Our research was concerned with an array of 329 monument projects dedicated to the memory of the victims of political repression in Russia. Each project is represented by an image (computer-generated image, drawing or photograph of a model) and it is accompanied by a text written by its designer. As it was mentioned in the introduction, these projects were proposed in response to a competition organized by the Moscow City Hall and the Gulag History Museum for the construction of a commemorative monument. First of all, it concerns a particular type of object obviously linked to the memory of the past. Our first objective was therefore to find out whether in the texts there were elements relating to the collective memory that the designers of these monuments shared about the political repression that had taken place in their country. Moreover, since the visual appearance of these monuments is intended to convey a message (Debray, 1999), we wanted to know if it was possible to find traces of this collective memory in their forms. Finally, we wanted to know if it was possible to identify the links between the texts, which are presumed to express certain aspects of the memory of their authors, and the formal characteristics of the monuments.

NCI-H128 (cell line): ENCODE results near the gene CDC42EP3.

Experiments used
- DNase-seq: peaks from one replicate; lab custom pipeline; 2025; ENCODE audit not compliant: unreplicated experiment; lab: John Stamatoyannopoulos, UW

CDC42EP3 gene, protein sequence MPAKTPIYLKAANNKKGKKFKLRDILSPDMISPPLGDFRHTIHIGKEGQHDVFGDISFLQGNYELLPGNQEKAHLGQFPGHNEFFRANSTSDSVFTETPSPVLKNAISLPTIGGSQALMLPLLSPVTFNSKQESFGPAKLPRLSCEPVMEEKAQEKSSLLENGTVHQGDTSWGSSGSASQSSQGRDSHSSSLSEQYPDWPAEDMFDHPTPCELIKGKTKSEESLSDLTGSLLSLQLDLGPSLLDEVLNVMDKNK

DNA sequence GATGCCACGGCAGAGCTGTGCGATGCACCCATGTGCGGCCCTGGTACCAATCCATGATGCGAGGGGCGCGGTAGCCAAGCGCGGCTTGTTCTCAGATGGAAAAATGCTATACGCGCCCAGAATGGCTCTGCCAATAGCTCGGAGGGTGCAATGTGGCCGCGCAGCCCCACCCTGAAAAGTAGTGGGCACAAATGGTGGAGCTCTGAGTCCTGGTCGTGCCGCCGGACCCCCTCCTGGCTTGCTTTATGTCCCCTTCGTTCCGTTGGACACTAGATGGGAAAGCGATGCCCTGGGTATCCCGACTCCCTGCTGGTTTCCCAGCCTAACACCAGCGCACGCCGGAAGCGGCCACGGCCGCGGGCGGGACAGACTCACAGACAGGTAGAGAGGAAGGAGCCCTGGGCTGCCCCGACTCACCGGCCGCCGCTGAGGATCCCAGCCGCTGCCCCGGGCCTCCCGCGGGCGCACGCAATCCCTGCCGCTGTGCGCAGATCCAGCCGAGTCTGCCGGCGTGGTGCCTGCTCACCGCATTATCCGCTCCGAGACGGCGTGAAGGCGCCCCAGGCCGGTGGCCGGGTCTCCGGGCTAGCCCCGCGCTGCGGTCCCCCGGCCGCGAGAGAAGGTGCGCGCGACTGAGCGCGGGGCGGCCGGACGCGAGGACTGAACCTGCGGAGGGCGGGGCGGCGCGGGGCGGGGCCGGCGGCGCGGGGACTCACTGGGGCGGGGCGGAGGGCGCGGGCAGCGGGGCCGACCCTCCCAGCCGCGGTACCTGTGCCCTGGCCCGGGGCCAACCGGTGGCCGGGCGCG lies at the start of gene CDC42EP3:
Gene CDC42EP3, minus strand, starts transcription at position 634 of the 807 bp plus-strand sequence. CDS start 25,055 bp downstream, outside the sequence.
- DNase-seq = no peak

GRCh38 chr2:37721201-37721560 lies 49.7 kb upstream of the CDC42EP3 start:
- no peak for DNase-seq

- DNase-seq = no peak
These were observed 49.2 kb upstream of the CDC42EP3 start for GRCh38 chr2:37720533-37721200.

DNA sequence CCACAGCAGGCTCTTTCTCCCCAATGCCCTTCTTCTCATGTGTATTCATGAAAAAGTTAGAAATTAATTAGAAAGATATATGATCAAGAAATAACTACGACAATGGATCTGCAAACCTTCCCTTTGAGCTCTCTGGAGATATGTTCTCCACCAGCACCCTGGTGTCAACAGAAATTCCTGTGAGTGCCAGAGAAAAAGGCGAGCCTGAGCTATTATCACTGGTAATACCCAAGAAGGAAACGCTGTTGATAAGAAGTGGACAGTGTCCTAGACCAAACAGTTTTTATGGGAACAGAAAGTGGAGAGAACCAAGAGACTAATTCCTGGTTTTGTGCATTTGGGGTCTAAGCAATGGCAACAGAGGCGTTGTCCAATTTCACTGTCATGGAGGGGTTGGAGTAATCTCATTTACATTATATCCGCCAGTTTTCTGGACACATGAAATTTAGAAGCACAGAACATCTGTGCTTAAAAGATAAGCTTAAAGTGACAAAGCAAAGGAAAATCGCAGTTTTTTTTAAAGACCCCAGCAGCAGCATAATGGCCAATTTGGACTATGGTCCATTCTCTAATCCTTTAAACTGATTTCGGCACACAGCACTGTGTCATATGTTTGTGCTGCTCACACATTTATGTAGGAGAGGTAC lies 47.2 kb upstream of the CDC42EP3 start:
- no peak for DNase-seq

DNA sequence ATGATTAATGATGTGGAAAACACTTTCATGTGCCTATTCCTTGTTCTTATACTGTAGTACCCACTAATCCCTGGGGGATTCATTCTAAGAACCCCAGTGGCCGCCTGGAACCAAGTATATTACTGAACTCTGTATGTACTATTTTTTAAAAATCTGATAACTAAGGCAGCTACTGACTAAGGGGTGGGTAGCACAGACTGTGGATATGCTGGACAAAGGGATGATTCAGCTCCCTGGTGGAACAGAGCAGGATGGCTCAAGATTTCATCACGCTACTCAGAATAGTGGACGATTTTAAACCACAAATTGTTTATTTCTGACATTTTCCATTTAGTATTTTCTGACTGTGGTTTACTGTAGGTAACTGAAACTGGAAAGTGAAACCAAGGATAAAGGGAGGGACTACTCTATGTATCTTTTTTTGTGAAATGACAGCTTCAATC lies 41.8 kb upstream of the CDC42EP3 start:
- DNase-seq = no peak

The 329 texts accompanying the project images were collected to form an array of 53710 words, including 4607 different words and 1983 hapax. This array was subjected to an Alceste-type classification analysis (Reinert, 1983) using the Iramuteq3 software.
It is not surprising that the most frequent words were those that exactly reflect the objective of the competition (monument: 500 occurrences; repression: 277; victim: 217; politics: 207). The Alceste procedure identified 1495 text segments (sentences) and managed to classify 1392, or 93.11%. Figure 1 presents the result of this classification, which shows two main classes, themselves sub-divided into sub-classes (for a presentation in English of the Alceste method and the classification procedure see Chartier & Meunier, 2011).